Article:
The Federal Deposit Insurance Corp. and Office of the Comptroller of the Currency approved changes to the Volcker rule in a move that would provide relief to financial institutions.
The Volcker rule prohibits federally backed financial institutions from engaging in proprietary trading or having interests in private equity or hedge funds.
The final rule, approved Tuesday, would tailor the rule's compliance requirements based on the size of a firm's trading assets and liabilities, with the most stringent requirements applied to banking entities with the most trading activity. It would also no longer require firms to prove that instruments held for fewer than 60 days weren't made for short-term gains. Moreover, the rule would remove the proposed "accounting prong" in the "trading account" definition and stick with the original form that is easier to follow, among other changes.
"Distinguishing between what qualifies as proprietary trading and what does not has proven to be extremely difficult," said FDIC Chairman Jelena McWilliams in a statement. "Meanwhile, banks that do relatively little trading are required to go through substantial compliance exercises to ensure that activities that have long been considered traditional banking activities do not run afoul of the Volcker rule."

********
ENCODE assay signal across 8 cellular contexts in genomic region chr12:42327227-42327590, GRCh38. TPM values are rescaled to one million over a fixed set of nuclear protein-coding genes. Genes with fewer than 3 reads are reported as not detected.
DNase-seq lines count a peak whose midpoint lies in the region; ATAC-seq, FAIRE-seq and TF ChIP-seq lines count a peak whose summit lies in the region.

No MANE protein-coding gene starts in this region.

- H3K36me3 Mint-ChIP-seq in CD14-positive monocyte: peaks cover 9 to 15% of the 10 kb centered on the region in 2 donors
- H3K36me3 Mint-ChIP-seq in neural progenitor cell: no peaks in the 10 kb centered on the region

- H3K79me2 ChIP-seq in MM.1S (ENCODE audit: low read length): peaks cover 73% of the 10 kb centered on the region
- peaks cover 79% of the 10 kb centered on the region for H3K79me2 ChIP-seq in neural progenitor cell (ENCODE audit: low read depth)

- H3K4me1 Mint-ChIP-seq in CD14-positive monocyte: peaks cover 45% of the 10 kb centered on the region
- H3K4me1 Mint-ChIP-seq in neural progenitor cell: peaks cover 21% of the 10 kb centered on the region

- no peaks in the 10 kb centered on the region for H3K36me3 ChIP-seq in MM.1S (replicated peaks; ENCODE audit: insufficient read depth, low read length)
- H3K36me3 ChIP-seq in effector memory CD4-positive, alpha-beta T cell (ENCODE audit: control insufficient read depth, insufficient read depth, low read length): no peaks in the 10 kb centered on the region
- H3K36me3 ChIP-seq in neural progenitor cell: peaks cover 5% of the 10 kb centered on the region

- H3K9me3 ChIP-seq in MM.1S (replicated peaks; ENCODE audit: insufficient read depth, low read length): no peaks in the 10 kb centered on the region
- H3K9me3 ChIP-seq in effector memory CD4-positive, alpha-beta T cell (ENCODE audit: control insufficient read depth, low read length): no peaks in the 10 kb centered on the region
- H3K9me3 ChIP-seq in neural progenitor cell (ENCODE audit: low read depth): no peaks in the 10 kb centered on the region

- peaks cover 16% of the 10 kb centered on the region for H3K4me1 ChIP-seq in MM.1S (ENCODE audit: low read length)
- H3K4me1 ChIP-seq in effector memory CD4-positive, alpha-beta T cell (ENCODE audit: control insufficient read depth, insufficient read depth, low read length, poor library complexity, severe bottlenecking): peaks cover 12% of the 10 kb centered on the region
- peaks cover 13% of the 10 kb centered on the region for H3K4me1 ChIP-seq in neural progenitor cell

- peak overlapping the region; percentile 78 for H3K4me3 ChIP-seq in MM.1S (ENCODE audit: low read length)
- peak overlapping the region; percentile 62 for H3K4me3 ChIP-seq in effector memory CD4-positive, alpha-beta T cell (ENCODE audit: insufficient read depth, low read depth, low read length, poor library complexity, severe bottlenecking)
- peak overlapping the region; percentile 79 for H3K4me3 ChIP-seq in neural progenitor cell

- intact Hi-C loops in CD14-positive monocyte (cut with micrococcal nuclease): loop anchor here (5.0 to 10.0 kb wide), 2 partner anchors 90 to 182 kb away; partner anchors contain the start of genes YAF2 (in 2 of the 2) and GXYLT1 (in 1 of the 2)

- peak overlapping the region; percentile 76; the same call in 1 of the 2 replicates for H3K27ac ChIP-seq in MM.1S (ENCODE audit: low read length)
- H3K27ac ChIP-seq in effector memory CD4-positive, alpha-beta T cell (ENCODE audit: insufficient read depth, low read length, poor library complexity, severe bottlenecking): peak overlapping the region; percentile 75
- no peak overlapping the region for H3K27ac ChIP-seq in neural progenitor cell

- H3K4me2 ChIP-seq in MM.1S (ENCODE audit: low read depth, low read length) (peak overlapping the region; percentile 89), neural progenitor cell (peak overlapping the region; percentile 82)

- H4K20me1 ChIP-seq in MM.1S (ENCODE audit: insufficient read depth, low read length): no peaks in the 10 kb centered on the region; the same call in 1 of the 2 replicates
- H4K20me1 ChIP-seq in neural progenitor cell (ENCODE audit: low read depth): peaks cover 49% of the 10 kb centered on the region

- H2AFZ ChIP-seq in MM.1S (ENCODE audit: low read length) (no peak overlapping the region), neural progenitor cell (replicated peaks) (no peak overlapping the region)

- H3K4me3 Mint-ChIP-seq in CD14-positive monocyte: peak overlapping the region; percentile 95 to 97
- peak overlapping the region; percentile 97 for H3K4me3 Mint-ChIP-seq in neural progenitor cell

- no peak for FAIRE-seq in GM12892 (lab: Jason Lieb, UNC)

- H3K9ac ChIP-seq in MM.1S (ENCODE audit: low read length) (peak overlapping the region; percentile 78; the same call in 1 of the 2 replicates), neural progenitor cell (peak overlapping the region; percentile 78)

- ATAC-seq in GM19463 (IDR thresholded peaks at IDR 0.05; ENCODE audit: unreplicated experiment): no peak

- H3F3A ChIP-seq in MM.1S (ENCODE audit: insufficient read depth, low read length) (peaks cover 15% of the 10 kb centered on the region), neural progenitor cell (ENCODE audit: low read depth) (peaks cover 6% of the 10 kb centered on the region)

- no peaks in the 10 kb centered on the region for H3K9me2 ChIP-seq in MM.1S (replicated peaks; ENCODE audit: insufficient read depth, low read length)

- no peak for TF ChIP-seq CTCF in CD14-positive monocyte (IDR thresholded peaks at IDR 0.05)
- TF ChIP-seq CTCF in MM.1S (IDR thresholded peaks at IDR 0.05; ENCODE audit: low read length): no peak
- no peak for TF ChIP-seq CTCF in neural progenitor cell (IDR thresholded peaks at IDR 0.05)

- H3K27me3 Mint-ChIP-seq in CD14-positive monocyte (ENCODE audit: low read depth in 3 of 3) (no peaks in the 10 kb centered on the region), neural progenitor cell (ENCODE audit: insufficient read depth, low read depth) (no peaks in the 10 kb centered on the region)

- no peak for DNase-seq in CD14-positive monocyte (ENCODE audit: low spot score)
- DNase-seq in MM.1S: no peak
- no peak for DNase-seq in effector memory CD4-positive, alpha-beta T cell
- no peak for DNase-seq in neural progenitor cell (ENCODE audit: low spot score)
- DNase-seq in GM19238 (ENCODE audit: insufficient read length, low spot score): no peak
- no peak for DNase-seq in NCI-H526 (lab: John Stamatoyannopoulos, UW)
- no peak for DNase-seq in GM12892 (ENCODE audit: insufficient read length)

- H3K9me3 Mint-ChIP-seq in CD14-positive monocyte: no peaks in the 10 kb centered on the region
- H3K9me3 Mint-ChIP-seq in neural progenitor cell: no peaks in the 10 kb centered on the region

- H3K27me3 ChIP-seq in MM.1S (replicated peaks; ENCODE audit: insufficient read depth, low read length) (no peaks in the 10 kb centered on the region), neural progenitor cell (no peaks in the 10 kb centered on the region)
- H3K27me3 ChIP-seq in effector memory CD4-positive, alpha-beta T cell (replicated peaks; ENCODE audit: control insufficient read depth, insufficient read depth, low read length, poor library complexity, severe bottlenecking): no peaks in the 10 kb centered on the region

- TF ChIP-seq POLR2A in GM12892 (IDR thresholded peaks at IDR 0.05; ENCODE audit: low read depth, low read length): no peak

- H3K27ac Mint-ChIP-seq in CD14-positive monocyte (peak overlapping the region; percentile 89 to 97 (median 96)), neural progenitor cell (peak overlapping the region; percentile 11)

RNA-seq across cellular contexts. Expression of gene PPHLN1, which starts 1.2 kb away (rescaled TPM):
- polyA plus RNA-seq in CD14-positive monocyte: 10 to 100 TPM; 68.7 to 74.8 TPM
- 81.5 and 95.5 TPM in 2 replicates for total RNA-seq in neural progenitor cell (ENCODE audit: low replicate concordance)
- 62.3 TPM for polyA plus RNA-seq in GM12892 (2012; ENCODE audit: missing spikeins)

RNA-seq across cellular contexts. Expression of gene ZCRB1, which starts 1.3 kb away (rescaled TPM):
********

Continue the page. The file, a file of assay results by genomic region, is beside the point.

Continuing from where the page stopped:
In July 2018, the FDIC, OCC and the three other federal regulators that oversee the Volcker rule — the Federal Reserve, Securities and Exchange Commission and Commodity Futures Trading Commission — published proposed amendments to the original rule, which took three years to be approved, after passage of the 2010 Dodd-Frank Act.
The Fed, SEC and CFTC have not yet approved the final rule adopted Tuesday by the FDIC and OCC.
Kenneth E. Bentsen Jr., president and CEO of the Securities Industry and Financial Markets Association, said in a statement that his organization supports the agencies' goal of "reducing compliance-related inefficiencies" of the Volcker rule.
"These revisions do not in any way negate the statutory prohibition on proprietary trading by banks," he said. "However, we expect the revisions will provide market participants with more clarity on compliance as they implement the continuing legal restrictions under the rule, and they will make it easier for the regulators to ensure compliance."